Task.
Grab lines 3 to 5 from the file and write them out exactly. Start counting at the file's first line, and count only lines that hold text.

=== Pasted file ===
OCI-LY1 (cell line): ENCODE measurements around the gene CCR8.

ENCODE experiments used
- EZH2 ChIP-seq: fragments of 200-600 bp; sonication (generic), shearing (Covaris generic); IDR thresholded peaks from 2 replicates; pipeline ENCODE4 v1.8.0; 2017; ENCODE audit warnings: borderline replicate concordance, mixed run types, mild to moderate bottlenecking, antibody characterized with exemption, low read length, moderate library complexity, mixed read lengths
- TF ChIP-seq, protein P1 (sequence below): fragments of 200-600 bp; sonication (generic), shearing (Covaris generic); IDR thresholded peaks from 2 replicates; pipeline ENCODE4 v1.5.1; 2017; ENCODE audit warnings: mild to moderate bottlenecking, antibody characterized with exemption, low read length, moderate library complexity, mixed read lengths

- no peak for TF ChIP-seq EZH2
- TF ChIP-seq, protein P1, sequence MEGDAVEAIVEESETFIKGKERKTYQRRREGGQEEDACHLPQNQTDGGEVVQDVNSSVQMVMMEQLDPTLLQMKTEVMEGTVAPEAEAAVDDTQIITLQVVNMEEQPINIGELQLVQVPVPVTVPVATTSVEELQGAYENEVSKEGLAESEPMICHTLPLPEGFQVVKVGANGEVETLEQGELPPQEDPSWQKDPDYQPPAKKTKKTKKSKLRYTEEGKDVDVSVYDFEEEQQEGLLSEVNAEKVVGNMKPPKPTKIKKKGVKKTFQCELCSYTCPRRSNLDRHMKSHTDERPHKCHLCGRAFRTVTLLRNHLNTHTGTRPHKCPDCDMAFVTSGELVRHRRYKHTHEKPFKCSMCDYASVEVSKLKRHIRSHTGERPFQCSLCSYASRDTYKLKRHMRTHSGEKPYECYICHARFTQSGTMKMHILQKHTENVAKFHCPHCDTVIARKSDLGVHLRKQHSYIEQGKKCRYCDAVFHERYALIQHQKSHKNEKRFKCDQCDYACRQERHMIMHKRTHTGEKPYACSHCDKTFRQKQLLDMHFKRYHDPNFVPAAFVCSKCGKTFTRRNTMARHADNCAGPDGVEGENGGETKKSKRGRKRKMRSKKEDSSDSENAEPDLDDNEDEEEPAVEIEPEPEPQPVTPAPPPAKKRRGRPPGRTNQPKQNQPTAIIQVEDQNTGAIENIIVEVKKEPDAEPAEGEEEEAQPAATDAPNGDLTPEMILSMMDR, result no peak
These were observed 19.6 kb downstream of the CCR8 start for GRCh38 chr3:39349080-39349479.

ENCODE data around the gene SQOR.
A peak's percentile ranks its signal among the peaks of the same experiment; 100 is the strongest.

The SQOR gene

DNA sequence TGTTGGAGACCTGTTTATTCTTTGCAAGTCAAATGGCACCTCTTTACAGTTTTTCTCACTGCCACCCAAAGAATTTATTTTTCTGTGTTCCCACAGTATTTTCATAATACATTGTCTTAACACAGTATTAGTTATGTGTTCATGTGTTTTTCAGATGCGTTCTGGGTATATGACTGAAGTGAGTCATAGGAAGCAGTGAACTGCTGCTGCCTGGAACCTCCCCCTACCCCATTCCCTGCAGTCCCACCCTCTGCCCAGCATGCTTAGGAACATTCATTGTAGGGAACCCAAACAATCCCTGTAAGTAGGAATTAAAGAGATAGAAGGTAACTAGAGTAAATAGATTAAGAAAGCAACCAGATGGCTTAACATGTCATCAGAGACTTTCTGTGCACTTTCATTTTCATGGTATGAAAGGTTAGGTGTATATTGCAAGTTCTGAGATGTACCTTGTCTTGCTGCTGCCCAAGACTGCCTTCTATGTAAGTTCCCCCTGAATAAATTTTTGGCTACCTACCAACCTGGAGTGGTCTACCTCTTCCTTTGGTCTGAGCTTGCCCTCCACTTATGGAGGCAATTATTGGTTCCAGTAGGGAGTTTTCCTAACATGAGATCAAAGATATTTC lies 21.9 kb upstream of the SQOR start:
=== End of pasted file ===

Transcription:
- EZH2 ChIP-seq: fragments of 200-600 bp; sonication (generic), shearing (Covaris generic); IDR thresholded peaks from 2 replicates; pipeline ENCODE4 v1.8.0; 2017; ENCODE audit warnings: borderline replicate concordance, mixed run types, mild to moderate bottlenecking, antibody characterized with exemption, low read length, moderate library complexity, mixed read lengths
- TF ChIP-seq, protein P1 (sequence below): fragments of 200-600 bp; sonication (generic), shearing (Covaris generic); IDR thresholded peaks from 2 replicates; pipeline ENCODE4 v1.5.1; 2017; ENCODE audit warnings: mild to moderate bottlenecking, antibody characterized with exemption, low read length, moderate library complexity, mixed read lengths

- no peak for TF ChIP-seq EZH2